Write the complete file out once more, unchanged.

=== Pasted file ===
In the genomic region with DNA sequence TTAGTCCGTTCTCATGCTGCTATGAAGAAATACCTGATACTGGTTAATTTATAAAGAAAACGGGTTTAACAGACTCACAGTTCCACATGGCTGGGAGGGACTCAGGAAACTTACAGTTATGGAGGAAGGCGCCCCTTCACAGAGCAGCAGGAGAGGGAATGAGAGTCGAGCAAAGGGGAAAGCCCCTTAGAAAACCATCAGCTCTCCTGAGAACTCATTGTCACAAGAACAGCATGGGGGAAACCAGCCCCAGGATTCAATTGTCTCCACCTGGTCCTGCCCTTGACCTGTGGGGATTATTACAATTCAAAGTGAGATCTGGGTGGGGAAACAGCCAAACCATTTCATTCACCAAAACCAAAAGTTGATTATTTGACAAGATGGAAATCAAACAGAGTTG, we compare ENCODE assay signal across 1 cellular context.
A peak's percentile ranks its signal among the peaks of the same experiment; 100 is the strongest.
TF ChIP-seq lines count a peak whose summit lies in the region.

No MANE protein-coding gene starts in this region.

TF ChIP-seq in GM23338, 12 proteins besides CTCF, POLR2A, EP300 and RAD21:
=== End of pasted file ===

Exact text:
In the genomic region with DNA sequence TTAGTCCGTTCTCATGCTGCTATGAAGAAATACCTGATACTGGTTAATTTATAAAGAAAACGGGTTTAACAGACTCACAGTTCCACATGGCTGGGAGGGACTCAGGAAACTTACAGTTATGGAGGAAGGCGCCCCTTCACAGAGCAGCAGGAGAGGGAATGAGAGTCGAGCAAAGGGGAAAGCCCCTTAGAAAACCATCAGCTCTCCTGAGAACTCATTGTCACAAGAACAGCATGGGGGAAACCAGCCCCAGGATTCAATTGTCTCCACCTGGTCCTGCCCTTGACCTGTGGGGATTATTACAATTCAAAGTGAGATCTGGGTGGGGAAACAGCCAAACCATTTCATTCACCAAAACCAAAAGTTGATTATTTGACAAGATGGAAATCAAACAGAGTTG, we compare ENCODE assay signal across 1 cellular context.
A peak's percentile ranks its signal among the peaks of the same experiment; 100 is the strongest.
TF ChIP-seq lines count a peak whose summit lies in the region.

No MANE protein-coding gene starts in this region.

TF ChIP-seq in GM23338, 12 proteins besides CTCF, POLR2A, EP300 and RAD21: